Through my undergraduate study, I have become increasingly fascinated with the role of the executive bureaucracy in American government. The executive bureaucracy has, particularly over the course of the last two presidencies, seen extensive growth in its size and scope. Given the current political climate of much of the American electorate, perhaps best evidenced by the growth of the Tea Party movement and the political philosophy that informs it, concern over the size of federal government naturally leads to questions of the scope and role of the executive bureaucracy in the execution of government. While a bureaucracy under the executive is no doubt necessary to the execution and administration of policy under the Presidency, its responsiveness to the dictates and will of the elected branches seems to be of primary concern.
In particular, it seems a reasonable question to ask is whether the Presidency or even Congress remains institutionally capable of reigning in or pointing the direction of a burgeoning executive bureaucracy, such that it remains effective and corresponds with the political vision of these elected bodies and with republican principles. Just how much control do these two elected branches have, in practice, on shaping, steering, and/or dismantling executive bureaucracies? Who effectively has more control, Congress or the President, and is it even rightly considered “control”? It seems that if they can’t exert this type of adequate control over the executive bureaucracy, then it must be essentially considered a fourth, independent branch of federal government, and then it is an open question whether the idea of a bureaucratic state in this manner still meets the standards of republicanism as would be hoped.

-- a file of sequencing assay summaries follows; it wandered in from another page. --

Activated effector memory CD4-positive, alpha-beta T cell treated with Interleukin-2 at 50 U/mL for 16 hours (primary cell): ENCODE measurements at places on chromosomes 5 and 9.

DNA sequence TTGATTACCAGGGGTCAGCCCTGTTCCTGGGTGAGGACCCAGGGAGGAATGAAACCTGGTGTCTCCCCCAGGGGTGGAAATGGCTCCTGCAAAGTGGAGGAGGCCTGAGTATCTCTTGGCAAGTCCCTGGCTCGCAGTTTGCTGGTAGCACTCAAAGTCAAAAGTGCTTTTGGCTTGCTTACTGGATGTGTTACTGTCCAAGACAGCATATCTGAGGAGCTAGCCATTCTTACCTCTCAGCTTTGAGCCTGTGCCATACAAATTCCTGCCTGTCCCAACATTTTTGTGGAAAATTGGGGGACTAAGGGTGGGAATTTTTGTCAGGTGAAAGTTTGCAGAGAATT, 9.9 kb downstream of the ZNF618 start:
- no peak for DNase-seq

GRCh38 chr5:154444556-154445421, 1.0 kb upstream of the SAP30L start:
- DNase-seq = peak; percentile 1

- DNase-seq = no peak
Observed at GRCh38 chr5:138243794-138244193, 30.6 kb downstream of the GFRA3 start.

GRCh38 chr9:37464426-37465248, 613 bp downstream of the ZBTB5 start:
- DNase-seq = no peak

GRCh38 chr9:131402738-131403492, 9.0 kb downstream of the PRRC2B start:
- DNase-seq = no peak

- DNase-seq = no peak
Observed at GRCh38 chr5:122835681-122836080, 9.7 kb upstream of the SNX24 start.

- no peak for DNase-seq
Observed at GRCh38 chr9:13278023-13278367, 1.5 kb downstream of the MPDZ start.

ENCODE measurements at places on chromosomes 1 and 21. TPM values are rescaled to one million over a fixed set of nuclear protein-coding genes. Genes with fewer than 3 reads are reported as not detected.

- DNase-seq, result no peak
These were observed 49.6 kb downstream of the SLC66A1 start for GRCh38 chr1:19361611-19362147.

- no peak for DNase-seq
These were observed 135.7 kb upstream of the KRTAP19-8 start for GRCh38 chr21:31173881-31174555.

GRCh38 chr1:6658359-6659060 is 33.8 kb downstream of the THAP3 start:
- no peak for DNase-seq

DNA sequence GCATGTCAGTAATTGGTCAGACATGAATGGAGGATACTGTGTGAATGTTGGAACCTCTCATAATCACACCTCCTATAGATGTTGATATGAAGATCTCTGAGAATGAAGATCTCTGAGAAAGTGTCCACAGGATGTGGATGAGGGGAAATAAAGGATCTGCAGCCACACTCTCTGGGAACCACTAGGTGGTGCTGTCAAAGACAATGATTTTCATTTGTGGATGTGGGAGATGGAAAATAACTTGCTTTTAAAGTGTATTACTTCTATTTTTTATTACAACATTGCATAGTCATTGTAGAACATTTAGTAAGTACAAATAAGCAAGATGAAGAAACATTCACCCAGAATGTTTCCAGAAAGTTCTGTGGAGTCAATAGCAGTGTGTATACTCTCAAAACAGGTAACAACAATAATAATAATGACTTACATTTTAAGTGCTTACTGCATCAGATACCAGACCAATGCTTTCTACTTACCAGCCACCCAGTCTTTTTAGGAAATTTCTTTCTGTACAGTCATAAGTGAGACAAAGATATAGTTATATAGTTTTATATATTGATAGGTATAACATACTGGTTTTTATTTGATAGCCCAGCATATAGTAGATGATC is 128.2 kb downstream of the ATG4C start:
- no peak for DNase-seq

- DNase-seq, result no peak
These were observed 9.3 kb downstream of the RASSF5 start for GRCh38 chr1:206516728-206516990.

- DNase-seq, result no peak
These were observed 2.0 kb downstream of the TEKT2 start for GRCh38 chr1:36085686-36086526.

Specifically, this paper will aim for an analysis of controls on the modern executive bureaucracy through a treatment of the principal-agent economic models forwarded and developed by Dr. Terry Moe and others. I also intend to include a survey of what fields the federal bureaucracy has come to control in policy administration, particularly with regards to its growth over the past 10-20 years. Perhaps the inclusion of Congress might be overstepping what can be reasonably examined in a project of this scope, and it would be better to focus on the Presidency alone, but I would be remiss to not acknowledge the role Congress has with regards to bureaucratic oversight and budget. In general, I would love for comments on how to better focus and streamline the topic if it be too unwieldy. I look forward to exploring this topic and receiving your input and suggestions, just as I am excited to see all the great topics that have been chosen by all of you develop!